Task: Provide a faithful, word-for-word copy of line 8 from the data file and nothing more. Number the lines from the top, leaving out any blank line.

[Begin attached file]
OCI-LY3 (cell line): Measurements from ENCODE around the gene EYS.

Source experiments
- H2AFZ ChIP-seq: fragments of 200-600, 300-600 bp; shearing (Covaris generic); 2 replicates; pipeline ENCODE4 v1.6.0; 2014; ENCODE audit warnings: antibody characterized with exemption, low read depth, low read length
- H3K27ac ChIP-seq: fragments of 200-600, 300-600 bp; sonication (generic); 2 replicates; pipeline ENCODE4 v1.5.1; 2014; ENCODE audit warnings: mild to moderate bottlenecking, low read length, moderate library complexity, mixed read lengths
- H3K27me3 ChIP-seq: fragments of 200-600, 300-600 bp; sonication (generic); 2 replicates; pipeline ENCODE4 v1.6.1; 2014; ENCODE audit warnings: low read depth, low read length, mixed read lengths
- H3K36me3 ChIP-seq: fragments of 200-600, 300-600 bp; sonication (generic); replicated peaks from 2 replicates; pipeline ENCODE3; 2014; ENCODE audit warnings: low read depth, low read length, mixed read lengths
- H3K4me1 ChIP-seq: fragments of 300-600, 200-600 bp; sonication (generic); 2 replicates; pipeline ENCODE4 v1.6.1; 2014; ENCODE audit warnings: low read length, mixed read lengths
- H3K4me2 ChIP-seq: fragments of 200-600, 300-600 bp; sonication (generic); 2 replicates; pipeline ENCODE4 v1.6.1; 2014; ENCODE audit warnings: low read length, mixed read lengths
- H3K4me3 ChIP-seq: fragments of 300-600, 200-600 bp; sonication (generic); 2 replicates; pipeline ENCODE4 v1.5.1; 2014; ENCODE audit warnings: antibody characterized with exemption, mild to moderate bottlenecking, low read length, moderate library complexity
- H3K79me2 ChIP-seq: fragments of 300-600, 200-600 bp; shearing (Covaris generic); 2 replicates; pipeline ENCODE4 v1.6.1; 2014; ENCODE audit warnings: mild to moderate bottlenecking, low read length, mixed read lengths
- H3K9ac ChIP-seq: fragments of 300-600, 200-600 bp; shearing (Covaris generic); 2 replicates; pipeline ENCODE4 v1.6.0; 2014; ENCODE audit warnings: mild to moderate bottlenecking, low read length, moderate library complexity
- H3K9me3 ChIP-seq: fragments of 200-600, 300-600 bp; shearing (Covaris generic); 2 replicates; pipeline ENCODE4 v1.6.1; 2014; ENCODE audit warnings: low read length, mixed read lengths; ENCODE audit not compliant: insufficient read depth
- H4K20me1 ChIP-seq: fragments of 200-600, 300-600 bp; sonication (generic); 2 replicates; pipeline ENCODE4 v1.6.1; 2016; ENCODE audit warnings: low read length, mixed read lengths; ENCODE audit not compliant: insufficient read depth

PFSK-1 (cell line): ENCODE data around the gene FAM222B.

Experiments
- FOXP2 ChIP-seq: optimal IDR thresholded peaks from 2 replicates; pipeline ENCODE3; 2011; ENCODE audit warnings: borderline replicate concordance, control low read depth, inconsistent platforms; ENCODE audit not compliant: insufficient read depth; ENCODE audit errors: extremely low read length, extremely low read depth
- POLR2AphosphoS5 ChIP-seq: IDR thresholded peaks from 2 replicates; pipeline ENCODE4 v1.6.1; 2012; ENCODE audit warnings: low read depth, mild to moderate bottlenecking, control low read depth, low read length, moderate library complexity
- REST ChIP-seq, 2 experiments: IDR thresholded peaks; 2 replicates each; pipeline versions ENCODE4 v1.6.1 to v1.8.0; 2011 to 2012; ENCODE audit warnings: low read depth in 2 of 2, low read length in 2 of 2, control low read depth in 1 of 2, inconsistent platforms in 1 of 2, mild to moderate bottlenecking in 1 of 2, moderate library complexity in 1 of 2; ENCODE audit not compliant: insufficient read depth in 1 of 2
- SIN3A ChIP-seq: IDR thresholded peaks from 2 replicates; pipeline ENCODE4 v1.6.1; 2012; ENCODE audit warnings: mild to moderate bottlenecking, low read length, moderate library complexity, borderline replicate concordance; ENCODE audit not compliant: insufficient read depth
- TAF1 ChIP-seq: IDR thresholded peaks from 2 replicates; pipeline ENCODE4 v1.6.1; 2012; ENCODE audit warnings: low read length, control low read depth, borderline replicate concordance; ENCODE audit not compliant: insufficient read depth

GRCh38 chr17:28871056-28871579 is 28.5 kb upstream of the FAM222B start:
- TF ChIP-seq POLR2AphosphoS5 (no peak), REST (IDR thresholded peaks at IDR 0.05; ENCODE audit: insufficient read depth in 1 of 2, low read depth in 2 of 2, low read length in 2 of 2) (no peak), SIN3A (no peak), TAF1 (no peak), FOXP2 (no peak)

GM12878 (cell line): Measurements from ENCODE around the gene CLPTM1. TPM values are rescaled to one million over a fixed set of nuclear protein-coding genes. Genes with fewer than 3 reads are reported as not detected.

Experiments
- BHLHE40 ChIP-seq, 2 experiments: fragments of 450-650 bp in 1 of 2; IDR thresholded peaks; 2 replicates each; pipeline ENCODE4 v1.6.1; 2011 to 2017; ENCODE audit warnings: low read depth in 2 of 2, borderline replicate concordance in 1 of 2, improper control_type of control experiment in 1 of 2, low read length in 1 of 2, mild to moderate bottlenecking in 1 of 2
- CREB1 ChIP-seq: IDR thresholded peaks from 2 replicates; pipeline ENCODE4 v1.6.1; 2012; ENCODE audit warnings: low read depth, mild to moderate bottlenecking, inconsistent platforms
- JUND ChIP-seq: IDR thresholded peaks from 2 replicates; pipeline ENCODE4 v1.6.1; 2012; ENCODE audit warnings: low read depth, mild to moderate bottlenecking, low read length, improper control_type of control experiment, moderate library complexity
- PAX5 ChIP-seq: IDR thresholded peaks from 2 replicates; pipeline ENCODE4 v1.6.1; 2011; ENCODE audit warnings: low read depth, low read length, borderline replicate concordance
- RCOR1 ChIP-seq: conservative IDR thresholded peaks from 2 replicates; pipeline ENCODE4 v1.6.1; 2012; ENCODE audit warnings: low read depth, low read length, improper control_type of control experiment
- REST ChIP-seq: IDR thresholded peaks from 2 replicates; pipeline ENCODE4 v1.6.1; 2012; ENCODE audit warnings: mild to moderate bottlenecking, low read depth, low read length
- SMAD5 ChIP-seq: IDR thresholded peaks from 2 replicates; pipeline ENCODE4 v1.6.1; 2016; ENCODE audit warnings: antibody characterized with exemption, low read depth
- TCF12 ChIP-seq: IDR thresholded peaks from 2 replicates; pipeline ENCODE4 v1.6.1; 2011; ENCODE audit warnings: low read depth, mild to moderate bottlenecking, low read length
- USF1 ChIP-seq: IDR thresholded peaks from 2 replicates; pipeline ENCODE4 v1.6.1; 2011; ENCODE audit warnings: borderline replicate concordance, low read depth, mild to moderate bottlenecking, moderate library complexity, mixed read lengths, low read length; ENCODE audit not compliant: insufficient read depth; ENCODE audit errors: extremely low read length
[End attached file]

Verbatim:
- H3K4me2 ChIP-seq: fragments of 200-600, 300-600 bp; sonication (generic); 2 replicates; pipeline ENCODE4 v1.6.1; 2014; ENCODE audit warnings: low read length, mixed read lengths